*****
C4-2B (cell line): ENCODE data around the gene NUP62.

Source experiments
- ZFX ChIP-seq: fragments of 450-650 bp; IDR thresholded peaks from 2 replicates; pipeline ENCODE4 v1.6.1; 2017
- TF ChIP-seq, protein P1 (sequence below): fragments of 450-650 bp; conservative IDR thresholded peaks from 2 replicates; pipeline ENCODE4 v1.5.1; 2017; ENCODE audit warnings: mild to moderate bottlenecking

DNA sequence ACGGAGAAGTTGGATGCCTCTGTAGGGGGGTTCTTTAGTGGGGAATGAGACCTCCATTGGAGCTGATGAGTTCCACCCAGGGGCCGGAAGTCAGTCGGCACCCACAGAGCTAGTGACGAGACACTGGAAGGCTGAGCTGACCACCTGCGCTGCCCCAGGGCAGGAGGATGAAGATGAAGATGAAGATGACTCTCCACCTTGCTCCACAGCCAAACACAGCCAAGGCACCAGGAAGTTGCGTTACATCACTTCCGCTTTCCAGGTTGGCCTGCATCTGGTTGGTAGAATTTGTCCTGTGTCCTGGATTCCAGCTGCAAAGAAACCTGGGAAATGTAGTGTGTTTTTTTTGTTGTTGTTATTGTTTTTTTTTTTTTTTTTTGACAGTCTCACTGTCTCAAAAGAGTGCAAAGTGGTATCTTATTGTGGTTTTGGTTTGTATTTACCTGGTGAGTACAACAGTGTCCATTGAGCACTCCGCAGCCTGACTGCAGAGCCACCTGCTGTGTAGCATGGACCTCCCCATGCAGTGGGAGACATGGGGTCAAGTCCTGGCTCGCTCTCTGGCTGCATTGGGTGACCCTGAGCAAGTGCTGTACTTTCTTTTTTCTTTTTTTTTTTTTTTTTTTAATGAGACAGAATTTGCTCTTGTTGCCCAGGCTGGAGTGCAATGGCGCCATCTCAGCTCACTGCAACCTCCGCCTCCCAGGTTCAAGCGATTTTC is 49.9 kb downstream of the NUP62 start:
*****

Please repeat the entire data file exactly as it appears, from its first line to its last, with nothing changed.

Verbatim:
C4-2B (cell line): ENCODE data around the gene NUP62.

Source experiments
- ZFX ChIP-seq: fragments of 450-650 bp; IDR thresholded peaks from 2 replicates; pipeline ENCODE4 v1.6.1; 2017
- TF ChIP-seq, protein P1 (sequence below): fragments of 450-650 bp; conservative IDR thresholded peaks from 2 replicates; pipeline ENCODE4 v1.5.1; 2017; ENCODE audit warnings: mild to moderate bottlenecking

DNA sequence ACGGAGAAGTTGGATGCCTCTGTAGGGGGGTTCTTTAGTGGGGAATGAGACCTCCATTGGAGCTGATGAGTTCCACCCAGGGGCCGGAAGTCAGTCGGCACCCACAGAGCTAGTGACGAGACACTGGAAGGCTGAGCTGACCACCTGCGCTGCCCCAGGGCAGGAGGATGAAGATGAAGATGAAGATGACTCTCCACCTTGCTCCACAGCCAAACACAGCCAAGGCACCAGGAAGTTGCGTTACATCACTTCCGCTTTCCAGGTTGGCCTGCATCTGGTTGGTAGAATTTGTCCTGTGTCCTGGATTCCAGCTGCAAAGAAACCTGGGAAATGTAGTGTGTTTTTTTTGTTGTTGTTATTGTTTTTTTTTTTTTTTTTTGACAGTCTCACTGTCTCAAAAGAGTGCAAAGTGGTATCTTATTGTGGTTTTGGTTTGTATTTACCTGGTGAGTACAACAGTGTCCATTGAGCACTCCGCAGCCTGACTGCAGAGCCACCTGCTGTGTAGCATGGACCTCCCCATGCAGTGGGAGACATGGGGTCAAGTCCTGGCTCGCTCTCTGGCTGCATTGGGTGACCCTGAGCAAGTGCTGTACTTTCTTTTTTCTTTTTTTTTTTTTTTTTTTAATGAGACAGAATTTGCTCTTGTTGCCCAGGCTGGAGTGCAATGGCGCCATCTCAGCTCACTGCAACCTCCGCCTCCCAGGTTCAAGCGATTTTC is 49.9 kb downstream of the NUP62 start: